A guide to floor sanding – the essential information
Sanded wooden floors are becoming an increasingly common feature in homes all over the world. In recent years it has been beneficial to homeowners looking to sell their property, as it actually can add a significant amount to the value of your home. But how do you go about it?
Ask a pro
The first port of call when looking to sand your floor, is to ask people who do it for a living. Professionals can advise on what type of machinery, finish, and stain will be suitable for your needs, and for the type of floor, and room that you are working with. In some cases it might be more suitable to hire a professional to complete the work, although this will usually be more costly than hiring the sanders yourself.
Once you’ve hired your machines (often a drum sander, an edge sander, and sometimes a vibrating sander) it’s time to prepare your room. Everything that can be removed should be, in order to make your work area as clear as possible. You should also get yourself the correct safety equipment including protective goggles and a mask to minimise the chances of dust related injuries.
Practice makes perfect
Sanding involves taking a layer off the wood, an action which cannot be undone. With that in mind it is worth being comfortable, and practised with your sander before taking on the main visible surface of the room. The last thing you want is an unevenly sanded floor, or to have to try and rectify a mistake that could have been easily avoided. To avoid these issues, simply find a piece of less visible floor space, perhaps somewhere that will be hidden by furniture to get used to the varying weight, power, and general feel of the sanders. Alternatively, if possible, using some scrap wood is an equally viable option to ensure you are genuinely ready to sand your floor.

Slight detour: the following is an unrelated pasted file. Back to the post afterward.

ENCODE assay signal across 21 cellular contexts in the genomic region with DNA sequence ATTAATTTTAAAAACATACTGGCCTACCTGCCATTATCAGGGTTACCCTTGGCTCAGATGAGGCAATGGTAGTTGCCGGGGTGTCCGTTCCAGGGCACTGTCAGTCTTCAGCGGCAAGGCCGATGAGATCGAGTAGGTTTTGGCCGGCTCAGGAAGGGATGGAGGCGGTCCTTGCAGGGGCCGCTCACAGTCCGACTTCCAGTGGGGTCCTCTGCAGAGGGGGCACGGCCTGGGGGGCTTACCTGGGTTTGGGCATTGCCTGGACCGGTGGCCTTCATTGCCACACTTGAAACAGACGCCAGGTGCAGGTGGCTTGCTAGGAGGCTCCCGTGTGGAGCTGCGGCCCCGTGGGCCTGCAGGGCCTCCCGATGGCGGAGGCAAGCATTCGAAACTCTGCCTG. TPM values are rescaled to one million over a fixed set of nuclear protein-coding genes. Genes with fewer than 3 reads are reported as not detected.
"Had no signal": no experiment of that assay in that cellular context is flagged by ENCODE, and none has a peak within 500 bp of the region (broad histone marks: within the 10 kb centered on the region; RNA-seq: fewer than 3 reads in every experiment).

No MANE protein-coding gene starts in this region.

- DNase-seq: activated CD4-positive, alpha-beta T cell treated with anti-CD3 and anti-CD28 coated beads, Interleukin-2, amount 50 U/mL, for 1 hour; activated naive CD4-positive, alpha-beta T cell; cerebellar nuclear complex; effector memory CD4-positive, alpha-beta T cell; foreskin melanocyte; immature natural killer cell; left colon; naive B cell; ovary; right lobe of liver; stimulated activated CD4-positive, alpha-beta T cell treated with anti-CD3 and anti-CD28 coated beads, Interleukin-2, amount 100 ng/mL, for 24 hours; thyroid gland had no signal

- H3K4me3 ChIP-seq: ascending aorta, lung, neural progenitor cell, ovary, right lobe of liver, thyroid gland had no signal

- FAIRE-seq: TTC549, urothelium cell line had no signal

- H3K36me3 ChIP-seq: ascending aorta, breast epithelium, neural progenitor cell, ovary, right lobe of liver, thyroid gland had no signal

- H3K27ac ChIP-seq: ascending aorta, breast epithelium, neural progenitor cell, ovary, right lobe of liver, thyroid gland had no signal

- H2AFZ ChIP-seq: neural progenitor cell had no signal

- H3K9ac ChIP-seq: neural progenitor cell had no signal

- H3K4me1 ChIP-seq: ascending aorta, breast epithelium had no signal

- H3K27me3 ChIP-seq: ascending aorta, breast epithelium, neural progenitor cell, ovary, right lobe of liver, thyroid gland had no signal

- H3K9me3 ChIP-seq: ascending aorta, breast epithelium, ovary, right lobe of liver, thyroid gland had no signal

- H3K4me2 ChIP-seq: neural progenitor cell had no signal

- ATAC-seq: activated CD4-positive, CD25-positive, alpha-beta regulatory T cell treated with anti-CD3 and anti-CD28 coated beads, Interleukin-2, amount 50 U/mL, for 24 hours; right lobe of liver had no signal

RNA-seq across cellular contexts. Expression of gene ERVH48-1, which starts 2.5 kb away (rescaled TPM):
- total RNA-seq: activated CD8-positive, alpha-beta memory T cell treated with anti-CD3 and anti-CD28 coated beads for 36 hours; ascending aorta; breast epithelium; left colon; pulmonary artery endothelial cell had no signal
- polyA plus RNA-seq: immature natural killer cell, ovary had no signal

The real deal
Once you are ready, it’s time to tackle the main floor. With all types of sander, you are going to want to be careful and employ a patient approach. If you take your eye off the ball it is easy to take extra layers off the wood without even meaning to. In general you want to move the sander in fluid movements, avoiding jerking or suddenly pulling the sander as this will result in gouges or divots in the wood. Remember to change the sandpaper as necessary throughout the process, as you won’t want to continue with the coarse grit beyond a certain point, and the finer grit paper will be more useful in refining the surface.
After the sanding itself has finished, and you’ve cleaned up any excess dust, it’s time to look into the best way to finish your floor. There are a number of options available, including staining, or using a varnish-style finish. Different options will inevitably be suitable for different flooring types, and what is appropriate for your particular floor will need further specific research. As always, if in doubt ask a professional for help.
For some fantastic floor sanding tips read this recent post.